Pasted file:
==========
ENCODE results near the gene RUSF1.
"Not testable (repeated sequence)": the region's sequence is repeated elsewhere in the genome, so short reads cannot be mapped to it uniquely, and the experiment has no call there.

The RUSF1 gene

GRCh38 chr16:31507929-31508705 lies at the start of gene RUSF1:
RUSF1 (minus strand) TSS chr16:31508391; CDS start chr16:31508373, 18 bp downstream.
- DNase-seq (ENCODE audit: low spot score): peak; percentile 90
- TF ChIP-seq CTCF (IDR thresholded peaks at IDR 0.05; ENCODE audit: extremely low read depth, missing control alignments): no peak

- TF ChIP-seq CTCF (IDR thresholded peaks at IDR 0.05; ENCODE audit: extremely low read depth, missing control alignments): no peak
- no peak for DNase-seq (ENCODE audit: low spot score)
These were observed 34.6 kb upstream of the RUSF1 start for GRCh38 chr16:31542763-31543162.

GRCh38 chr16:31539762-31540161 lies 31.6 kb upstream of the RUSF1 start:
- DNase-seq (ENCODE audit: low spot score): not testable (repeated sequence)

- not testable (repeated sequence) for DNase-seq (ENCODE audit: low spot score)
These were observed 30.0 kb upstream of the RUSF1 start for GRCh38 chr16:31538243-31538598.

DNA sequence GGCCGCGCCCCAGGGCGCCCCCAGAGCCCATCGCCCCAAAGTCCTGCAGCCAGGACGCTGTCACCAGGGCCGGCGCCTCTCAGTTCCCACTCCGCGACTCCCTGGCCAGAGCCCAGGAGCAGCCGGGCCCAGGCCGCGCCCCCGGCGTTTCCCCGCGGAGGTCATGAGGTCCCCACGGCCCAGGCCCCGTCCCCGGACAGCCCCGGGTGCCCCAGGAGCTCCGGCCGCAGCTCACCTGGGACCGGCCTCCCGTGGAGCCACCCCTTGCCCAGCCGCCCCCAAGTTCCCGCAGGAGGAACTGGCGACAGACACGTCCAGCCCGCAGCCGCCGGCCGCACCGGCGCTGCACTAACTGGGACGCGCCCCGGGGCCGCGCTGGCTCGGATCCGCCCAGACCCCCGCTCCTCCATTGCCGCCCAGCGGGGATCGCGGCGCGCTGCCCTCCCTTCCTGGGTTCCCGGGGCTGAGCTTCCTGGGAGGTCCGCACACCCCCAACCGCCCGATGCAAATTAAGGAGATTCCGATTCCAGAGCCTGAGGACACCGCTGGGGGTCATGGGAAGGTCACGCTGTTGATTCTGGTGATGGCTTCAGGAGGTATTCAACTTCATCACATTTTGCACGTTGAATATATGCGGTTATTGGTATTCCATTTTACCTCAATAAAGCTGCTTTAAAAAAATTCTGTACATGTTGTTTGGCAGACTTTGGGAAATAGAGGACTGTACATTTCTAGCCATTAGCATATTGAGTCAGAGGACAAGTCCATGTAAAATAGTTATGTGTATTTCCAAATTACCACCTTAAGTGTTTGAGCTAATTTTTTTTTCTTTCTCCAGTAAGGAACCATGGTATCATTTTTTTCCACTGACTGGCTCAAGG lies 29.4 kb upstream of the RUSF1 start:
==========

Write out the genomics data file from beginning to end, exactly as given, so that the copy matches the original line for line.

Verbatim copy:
ENCODE results near the gene RUSF1.
"Not testable (repeated sequence)": the region's sequence is repeated elsewhere in the genome, so short reads cannot be mapped to it uniquely, and the experiment has no call there.

The RUSF1 gene

GRCh38 chr16:31507929-31508705 lies at the start of gene RUSF1:
RUSF1 (minus strand) TSS chr16:31508391; CDS start chr16:31508373, 18 bp downstream.
- DNase-seq (ENCODE audit: low spot score): peak; percentile 90
- TF ChIP-seq CTCF (IDR thresholded peaks at IDR 0.05; ENCODE audit: extremely low read depth, missing control alignments): no peak

- TF ChIP-seq CTCF (IDR thresholded peaks at IDR 0.05; ENCODE audit: extremely low read depth, missing control alignments): no peak
- no peak for DNase-seq (ENCODE audit: low spot score)
These were observed 34.6 kb upstream of the RUSF1 start for GRCh38 chr16:31542763-31543162.

GRCh38 chr16:31539762-31540161 lies 31.6 kb upstream of the RUSF1 start:
- DNase-seq (ENCODE audit: low spot score): not testable (repeated sequence)

- not testable (repeated sequence) for DNase-seq (ENCODE audit: low spot score)
These were observed 30.0 kb upstream of the RUSF1 start for GRCh38 chr16:31538243-31538598.

DNA sequence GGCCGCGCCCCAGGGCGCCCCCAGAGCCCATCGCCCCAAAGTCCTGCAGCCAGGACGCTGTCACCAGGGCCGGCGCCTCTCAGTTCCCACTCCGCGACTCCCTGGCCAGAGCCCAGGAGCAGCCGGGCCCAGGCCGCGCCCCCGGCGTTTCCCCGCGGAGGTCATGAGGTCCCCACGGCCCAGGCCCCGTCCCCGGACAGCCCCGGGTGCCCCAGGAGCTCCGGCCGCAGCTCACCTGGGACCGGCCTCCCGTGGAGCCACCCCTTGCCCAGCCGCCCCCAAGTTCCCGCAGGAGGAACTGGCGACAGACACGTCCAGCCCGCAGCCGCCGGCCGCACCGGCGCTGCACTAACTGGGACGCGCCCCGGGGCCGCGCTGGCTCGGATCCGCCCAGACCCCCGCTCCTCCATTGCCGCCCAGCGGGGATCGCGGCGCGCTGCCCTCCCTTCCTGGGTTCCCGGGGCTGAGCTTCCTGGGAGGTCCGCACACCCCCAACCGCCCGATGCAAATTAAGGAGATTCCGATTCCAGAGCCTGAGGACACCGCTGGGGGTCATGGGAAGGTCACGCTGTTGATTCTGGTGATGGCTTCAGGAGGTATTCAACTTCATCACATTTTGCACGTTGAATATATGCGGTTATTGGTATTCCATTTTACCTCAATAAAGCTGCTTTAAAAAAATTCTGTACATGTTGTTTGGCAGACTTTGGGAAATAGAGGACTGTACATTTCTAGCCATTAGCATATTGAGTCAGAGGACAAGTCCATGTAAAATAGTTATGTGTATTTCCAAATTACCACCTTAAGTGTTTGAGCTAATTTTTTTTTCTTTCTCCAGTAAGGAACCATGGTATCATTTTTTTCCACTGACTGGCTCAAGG lies 29.4 kb upstream of the RUSF1 start: